I’m a huge fan of Anne Lamott, despite the fact that I often disagree with her more recent articles and columns. She is an amazing writer. I have to second an earlier comment: Bird by Bird is a great book, one of my favorites.

  17. Jolyn

    Just wanted to give a thanks for the reviews; I’ve been on a memoirs kick for years (taking small children into consideration, translate that as, when I read, I’ve gravitated toward memoirs, usually traveling ones) so I’m always looking for recommendations.

    I must second “Tim” regarding Stephen King’s “On Writing”. I was so pleasantly surprised by it because I’m actually not a huge Stephen King fan (I can’t always stomach his darkness). But this read, well…almost like a memoir, with personal advice.

  18. Sarah Reinhard

    Jen, Anne Lamott wrote a book on writing called Bird by Bird. It was one of the first ever books about writing I ever read, because a good friend (not a writer) had bought an NPR cassette tape (remember those?) about it and lent it to me, and I was hooked. She had a young child (only one) when she wrote it, I think, so it might be a bit more (ahem) helpful (or not). πŸ™‚ Anyway, I enjoyed it for her style.

    Thanks for the tips on the others! πŸ™‚

  19. The Sojourner

    I third Stephen King’s On Writing. I’ve never actually read any of his novels (I’m only just old enough that my parents aren’t censoring my reading anymore) but my dad is a big fan and over the summer got On Writing from the library for me because he knows I want to be a novelist. Yes, there are passages where he says, “Sit down and write for 3 hours straight” and I just laughed because I can imagine how that’s going to jive with my plans of a big family, but at the same time you get gems like this:

    “It starts with this: put your desk in the corner, and every time you sit down there to write, remind yourself why it isn’t in the middle of the room. Life isn’t a support system for art. It’s the other way around.”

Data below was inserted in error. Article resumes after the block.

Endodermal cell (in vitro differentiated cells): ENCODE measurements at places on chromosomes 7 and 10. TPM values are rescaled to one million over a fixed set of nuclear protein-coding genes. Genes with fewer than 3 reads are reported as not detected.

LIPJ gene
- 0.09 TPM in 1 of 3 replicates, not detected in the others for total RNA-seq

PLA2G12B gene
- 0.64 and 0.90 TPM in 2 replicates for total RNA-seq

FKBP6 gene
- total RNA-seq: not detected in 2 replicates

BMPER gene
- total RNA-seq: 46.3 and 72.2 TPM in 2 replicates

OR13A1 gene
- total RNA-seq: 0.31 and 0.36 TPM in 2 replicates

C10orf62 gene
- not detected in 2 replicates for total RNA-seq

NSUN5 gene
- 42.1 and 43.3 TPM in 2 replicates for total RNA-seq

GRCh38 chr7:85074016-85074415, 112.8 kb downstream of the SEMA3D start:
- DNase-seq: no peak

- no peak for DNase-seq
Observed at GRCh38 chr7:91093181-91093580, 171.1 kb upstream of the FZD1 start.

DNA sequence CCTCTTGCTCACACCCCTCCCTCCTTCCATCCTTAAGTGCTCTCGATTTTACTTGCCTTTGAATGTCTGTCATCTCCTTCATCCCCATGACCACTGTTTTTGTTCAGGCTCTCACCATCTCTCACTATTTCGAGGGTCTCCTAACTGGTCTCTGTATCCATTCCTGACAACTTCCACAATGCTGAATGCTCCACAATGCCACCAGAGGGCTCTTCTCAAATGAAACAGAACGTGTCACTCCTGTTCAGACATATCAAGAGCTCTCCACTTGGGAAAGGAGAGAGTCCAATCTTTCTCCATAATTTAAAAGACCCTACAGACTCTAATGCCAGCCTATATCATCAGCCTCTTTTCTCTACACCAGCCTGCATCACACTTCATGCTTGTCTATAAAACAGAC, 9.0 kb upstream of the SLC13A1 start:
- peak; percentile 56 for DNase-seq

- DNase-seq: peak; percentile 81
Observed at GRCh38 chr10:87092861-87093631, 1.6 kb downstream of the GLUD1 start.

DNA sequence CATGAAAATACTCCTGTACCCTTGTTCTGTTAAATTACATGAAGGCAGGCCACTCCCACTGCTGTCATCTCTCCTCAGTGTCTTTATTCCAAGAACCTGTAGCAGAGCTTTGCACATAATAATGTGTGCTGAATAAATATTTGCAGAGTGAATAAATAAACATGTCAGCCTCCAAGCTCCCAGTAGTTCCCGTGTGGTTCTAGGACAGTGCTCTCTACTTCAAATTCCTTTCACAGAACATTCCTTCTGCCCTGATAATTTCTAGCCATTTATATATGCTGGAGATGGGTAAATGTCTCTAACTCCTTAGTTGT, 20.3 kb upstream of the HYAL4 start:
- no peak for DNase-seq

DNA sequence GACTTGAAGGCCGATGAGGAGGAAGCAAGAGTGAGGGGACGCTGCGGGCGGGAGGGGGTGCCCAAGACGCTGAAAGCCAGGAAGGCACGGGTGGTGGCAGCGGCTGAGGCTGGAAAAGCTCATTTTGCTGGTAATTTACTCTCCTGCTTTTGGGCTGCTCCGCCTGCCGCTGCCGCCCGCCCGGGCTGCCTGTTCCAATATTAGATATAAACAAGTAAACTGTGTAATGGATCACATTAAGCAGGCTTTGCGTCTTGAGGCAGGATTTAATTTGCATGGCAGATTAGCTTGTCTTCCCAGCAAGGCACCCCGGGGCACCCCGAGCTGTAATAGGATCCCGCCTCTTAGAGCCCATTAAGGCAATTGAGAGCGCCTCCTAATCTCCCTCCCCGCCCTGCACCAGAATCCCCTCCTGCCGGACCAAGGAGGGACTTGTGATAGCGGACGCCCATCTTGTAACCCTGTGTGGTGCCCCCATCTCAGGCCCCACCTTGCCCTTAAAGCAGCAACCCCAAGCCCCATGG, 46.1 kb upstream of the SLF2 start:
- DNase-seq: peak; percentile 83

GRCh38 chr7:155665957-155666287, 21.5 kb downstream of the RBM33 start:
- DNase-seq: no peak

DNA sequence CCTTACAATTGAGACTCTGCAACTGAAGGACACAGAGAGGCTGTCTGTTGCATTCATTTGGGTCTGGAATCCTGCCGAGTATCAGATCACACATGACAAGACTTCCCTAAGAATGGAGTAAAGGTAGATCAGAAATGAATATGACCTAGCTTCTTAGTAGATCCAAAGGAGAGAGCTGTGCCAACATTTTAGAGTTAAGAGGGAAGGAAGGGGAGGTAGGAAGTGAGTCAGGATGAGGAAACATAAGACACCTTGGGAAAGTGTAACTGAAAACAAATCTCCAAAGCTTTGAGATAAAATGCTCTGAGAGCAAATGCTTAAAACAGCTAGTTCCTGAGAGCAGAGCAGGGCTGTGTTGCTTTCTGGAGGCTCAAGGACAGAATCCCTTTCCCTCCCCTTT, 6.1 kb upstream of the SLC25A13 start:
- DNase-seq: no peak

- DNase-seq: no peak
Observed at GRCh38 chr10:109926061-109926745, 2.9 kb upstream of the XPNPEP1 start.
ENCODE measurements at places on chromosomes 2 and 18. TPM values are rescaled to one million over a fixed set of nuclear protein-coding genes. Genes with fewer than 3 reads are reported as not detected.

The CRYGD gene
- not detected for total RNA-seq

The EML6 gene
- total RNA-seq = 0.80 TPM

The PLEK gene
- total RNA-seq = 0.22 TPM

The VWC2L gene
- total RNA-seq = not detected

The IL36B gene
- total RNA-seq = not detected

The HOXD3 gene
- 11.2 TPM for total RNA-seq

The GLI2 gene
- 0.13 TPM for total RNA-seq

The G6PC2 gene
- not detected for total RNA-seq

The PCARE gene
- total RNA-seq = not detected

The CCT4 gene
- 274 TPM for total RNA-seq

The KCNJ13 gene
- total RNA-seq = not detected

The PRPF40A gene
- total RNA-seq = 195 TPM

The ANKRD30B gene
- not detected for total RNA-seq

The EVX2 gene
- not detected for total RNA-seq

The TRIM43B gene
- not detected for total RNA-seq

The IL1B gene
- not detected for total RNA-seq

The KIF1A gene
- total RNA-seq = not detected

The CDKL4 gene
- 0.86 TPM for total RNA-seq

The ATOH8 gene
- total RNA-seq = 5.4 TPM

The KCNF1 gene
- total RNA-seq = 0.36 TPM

That’s one of my all-time favorite quotes. There are a lot of other great quotes, but I’m still young enough that I’m not allowed to repeat profanity so I can’t quote him very extensively. (He sprinkles a 4-letter word here and there, nothing that shocks me to read but enough that it would shock my parents to hear me saying it.)

  20. Kylie w Warszawie

    I’m a psych major so I’ve read a bazillion psychology books. I thought Girl, Interrupted was a good look at her disorder. It’s written in such a random, rambling fashion, it made me feel as though I was in her brain.

    I also really enjoyed I Know This Much is True by Wally Lamb.

  21. Kelly @ Love Well

    I first read “The Writing Life” in college. When I had ZERO responsibility, much like Ms. Dillard. I related to it in that “I’m in college and a Deep Thinker, therefore I understand the tortured artist motif” kind of way.

    Now that I’m a SAHM of three? I have the same sort of reaction. I find myself wanting to say, “Annie? Maybe you just need to LIVE more and seclude less.”

    Also, thank you for the Anne Lamott review. She’s been recommended to me for years, and I’ve read many of her essays online. But lately, some of the stuff I’ve come across with her name on it has been frothing and angry and self-centered. It’s totally turned me off. I don’t know if I could get past that image anymore.